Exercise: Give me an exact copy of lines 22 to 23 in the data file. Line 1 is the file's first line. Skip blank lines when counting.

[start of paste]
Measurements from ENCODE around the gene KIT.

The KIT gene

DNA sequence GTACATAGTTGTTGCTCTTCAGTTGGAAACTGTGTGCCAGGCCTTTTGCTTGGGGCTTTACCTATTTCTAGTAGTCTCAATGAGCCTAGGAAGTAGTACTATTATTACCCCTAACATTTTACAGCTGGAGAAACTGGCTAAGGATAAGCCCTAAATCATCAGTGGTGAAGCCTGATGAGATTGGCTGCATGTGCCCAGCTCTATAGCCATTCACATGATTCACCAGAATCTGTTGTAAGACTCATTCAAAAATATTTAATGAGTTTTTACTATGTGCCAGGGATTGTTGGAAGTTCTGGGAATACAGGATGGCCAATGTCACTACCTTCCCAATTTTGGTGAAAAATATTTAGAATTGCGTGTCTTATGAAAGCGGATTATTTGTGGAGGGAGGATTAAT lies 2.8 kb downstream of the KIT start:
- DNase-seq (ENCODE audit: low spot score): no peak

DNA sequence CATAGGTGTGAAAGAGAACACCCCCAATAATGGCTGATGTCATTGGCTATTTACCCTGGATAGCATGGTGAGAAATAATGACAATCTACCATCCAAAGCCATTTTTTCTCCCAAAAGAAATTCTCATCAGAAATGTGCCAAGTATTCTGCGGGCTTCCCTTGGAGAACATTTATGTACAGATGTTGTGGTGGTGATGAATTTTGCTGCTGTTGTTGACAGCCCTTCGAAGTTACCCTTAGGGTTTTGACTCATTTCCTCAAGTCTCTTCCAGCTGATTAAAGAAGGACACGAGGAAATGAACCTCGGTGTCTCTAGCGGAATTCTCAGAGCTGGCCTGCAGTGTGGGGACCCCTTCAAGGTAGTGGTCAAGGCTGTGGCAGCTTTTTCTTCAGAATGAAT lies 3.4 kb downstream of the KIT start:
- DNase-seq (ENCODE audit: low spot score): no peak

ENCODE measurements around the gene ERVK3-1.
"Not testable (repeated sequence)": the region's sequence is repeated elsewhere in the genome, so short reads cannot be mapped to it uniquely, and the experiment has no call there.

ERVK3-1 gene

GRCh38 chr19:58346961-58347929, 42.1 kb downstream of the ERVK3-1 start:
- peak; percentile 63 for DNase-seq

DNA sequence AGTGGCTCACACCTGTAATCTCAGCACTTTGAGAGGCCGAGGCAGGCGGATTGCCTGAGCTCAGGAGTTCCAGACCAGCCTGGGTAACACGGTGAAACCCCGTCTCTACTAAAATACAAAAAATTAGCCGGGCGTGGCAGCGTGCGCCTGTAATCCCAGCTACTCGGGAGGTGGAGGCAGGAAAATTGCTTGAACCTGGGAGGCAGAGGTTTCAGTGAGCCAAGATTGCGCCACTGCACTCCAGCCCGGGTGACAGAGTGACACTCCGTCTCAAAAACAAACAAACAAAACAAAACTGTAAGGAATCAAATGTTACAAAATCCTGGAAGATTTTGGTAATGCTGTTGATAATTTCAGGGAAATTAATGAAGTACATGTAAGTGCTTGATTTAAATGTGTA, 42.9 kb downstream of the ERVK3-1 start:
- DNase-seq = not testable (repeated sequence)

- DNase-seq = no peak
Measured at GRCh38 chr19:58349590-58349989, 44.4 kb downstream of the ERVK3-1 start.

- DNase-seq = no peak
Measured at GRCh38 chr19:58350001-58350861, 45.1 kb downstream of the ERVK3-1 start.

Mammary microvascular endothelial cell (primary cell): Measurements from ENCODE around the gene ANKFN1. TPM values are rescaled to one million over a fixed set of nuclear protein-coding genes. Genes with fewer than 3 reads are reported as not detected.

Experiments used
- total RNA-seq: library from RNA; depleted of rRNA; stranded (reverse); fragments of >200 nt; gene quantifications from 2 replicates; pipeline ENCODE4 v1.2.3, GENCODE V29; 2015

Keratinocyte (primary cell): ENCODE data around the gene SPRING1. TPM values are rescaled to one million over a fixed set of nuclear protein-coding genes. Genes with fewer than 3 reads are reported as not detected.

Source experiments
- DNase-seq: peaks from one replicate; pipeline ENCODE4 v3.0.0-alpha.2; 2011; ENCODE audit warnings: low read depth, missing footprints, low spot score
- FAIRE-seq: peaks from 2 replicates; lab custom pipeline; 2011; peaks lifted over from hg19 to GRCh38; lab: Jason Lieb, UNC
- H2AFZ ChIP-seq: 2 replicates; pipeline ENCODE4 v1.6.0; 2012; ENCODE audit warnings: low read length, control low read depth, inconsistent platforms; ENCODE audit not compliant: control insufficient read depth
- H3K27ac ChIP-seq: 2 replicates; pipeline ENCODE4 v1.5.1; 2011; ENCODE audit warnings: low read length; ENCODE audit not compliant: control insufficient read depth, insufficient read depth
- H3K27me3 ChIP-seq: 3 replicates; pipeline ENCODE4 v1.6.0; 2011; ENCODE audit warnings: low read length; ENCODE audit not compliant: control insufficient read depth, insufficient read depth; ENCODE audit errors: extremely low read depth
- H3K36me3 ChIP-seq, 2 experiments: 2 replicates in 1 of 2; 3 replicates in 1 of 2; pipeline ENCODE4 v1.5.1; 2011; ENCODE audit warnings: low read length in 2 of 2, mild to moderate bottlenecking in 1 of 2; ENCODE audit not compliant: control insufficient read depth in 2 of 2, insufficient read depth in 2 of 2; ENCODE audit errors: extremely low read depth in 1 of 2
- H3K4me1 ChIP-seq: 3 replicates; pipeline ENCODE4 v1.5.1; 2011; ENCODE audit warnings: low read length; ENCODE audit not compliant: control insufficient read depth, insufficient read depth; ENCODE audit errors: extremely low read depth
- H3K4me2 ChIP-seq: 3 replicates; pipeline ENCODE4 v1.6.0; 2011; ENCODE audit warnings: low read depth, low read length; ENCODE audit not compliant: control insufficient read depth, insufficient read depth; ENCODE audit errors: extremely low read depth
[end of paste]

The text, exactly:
Source experiments
- DNase-seq: peaks from one replicate; pipeline ENCODE4 v3.0.0-alpha.2; 2011; ENCODE audit warnings: low read depth, missing footprints, low spot score